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Beef Recall: 4,000 Pounds Meat, 34 Whole Foods Stores, Mad Cow Disease Fear Spreading

Travelers Today       By    Althea Serad

Updated: Jun 13, 2014 11:57 PM EDT

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Beef Recall Alread Involved 4,000 Pounds of Meat

 

 

Beef recall has been happening in different cities in the U.S. lately as many fear the meat for possible contamination of Mad Cow Disease. Recently, a beef recall has been conducted in Whole Foods stores where some 4,000 pounds of beef have been recollected for the same reason, a possible contamination.

According to The Los Angeles Times, some 4,000 pounds of beef has been recollected in the latest beef recall at Whole Foods stores. The U.S. Department of Agriculture said that the beef recall took place Wednesday for fear of possible contamination with substances which could result in bovine spongiform encephalopathy, or most commonly known as mad cow disease.

Some of the affected meats included in the beef recall have reportedly been sold as bone-in rib-eye roasts. The contaminated meats in the beef recall have been processed at Fruitland American Meat in Jackson, Mo. and were shipped to the Whole Foods distribution center in Connecticut. They apparently ended up at 34 Whole Foods stores in the Northeastern area of the country where the beef recall are being conducted.

According to USA Today, some of the meat included in the beef recall was also distributed to a restaurant in New York City as well as a restaurant in Kansas City, Mo.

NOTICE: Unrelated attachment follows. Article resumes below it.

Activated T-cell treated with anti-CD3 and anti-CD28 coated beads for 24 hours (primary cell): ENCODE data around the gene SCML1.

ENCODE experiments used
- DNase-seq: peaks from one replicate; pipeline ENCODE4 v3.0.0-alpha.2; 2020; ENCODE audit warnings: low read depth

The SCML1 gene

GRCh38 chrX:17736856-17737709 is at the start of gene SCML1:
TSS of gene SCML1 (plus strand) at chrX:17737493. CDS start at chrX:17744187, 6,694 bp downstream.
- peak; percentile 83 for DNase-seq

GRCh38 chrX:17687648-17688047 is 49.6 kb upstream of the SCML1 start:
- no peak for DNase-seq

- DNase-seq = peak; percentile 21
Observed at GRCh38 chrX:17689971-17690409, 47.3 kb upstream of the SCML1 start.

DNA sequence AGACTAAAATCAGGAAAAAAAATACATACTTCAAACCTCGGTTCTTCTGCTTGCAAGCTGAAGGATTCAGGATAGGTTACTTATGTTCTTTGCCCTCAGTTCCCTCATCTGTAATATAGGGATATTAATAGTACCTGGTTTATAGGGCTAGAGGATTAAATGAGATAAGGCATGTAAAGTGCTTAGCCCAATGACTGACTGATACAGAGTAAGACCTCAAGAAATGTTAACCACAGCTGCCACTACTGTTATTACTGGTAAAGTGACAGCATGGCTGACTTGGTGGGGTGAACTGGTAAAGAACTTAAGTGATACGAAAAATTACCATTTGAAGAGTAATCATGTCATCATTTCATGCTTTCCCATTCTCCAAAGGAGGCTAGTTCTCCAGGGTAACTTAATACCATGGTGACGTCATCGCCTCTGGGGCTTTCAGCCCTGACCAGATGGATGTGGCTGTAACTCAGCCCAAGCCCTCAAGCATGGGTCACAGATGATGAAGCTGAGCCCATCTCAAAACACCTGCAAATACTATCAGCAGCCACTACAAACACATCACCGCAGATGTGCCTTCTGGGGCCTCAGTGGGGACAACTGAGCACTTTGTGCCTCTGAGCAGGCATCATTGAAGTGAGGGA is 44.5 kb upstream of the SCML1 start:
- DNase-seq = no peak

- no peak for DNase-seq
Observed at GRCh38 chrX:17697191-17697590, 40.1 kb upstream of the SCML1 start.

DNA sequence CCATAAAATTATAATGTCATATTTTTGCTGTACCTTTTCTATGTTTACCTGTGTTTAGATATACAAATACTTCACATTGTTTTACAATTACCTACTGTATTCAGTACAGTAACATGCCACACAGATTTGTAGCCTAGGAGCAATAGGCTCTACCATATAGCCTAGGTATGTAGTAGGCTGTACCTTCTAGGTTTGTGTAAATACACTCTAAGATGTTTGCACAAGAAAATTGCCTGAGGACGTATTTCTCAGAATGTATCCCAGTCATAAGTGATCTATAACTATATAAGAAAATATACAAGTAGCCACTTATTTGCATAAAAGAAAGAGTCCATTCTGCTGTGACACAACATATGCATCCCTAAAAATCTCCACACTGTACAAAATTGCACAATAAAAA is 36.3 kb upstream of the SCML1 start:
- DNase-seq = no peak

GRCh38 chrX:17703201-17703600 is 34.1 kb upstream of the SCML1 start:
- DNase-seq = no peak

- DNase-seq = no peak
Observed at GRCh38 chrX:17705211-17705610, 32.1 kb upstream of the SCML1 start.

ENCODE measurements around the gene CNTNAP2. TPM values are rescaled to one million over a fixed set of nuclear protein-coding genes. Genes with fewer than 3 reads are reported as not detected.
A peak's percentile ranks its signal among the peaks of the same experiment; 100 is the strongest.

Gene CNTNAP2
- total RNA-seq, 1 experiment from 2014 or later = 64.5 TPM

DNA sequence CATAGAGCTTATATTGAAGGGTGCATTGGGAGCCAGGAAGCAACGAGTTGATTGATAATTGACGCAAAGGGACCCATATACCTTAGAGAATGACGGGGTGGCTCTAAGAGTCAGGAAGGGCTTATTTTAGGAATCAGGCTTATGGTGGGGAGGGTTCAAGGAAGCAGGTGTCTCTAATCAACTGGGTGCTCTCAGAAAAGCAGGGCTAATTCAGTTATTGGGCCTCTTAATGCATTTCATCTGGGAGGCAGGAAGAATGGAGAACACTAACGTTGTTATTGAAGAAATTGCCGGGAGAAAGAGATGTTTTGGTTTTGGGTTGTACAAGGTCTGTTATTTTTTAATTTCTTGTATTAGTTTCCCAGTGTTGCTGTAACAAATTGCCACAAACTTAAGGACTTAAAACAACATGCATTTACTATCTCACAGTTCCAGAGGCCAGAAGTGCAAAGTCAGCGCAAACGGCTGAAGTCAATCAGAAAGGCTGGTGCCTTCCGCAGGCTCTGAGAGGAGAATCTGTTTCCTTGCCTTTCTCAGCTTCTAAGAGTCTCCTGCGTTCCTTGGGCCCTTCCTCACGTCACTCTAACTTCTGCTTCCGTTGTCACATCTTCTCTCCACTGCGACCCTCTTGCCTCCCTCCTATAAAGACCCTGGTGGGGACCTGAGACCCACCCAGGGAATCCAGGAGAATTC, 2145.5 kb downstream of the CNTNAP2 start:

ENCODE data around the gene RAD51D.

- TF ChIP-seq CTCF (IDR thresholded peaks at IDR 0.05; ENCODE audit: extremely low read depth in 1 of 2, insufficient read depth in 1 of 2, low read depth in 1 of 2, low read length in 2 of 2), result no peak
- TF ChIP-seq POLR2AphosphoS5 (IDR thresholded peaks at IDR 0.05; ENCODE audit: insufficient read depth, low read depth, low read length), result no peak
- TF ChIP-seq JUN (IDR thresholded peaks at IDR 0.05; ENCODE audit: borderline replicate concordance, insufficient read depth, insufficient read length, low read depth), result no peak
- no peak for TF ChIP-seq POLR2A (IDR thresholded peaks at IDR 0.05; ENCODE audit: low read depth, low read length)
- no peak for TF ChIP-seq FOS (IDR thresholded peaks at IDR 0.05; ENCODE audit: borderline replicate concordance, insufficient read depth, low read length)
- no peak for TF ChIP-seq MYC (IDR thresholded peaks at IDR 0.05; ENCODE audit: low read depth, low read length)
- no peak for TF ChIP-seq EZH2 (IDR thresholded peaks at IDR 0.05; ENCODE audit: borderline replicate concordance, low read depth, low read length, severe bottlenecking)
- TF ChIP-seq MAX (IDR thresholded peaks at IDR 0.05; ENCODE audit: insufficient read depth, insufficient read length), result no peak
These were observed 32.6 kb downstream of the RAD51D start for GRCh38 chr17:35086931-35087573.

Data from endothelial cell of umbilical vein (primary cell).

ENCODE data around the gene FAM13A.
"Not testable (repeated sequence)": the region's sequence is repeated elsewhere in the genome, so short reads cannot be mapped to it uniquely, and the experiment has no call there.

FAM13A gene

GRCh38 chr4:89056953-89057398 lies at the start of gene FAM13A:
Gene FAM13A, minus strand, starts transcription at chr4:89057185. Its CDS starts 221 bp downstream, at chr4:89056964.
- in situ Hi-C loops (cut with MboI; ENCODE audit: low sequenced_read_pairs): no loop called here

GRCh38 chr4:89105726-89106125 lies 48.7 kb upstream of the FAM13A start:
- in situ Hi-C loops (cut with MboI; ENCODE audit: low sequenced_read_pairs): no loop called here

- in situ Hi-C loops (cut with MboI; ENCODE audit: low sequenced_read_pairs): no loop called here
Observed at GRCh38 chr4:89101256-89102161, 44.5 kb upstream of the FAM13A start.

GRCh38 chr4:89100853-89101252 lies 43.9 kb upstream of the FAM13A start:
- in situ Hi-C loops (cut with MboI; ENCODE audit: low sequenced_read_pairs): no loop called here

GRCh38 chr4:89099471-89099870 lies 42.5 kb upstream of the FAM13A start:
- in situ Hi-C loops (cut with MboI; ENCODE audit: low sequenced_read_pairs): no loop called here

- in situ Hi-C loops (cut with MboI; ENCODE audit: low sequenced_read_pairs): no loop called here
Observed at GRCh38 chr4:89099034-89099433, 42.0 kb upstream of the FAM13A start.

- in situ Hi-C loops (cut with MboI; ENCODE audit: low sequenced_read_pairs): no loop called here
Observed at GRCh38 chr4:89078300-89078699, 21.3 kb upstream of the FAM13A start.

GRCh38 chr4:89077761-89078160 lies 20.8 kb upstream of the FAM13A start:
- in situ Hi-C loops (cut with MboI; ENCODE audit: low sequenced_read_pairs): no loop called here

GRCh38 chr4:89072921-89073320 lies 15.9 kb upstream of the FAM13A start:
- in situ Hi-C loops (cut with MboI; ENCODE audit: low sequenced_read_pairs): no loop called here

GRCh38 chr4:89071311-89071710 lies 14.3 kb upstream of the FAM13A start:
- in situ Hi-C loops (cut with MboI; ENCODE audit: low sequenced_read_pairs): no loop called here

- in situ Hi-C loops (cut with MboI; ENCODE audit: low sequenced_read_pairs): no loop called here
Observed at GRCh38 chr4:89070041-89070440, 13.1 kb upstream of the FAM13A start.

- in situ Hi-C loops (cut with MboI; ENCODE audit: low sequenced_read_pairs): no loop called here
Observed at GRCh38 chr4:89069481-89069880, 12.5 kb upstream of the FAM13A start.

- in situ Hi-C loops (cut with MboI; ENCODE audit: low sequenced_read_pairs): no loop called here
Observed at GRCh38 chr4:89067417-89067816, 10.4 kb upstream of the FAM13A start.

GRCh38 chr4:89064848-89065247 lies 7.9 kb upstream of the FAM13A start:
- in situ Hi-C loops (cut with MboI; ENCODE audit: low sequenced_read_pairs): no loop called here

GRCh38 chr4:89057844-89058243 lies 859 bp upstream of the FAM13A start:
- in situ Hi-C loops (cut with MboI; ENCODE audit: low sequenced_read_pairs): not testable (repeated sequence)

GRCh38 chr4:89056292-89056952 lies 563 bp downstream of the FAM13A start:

Despite the fact that 34 Whole Foods stores and two restaurants in different cities are included in the beef recall, the USDA seemed calm and has termed the situation as a low-risk, class two recall. No illnesses have been reported in the midst of the vast beef recall.

According to a statement from the USDA, the meat included in the beef recall was packaged between September 2013 and April 2014. The affected meat in the beef recall reportedly comprises 40-pound cases of cryovac packages of bone-in Rain Crow Ranch Ribeye. Also affected in the beef recall are quartered beef carcasses. Both have the establishment number 2316.

A USDA Food Safety and Inspection Service of the company slaughter logs apparently found that some of the cattle now involved in the beef recall have not been following USDA regulations which required for the complete removal of the dorsal root ganglia in cattle ranging from 30 months and older. The USDA has labelled the dorsal root ganglia as specific risk material (SRM) and therefore cannot be sold. Reports say that the company employees may have been putting the wrong age of the cattle thus the USDA violations and the beef recall.

The USDA said in a statement, "SRMs are tissues that may contain the infective agent in cattle infected with Bovine Spongiform Encephalopathy (BSE), as well as materials that are closely associated with these potentially infective tissues."

The meat included in the beef recall has already been inspected by the FSIS public health veterinarian. The public health veterinarian fortunately found no strains of mad cow disease in the meat from the beef recall.

Meat with Mad Cow Disease if consumed by humans can result in a disease called Creutzfeldt-Jakob, a progressive neurodegenerative disorder which is fatal and rapid, according to the Centers for Disease Control and Prevention.

Beef recall meat collected recently could have had strains of Mad Cow Disease. Fortunately, the meat was found negative of the disease. The fear from the disease which eventually resulted in the beef recall began as more than 220 cases of variant CJD have been confirmed around the world since 1996, according to the Centers for Disease Control and Prevention. In the USA, there have been four cases where one patient in Texas resulted to death. The U.S. patients who died reportedly traveled overseas, and no U.S. death has been reported as related to infected beef from the country.

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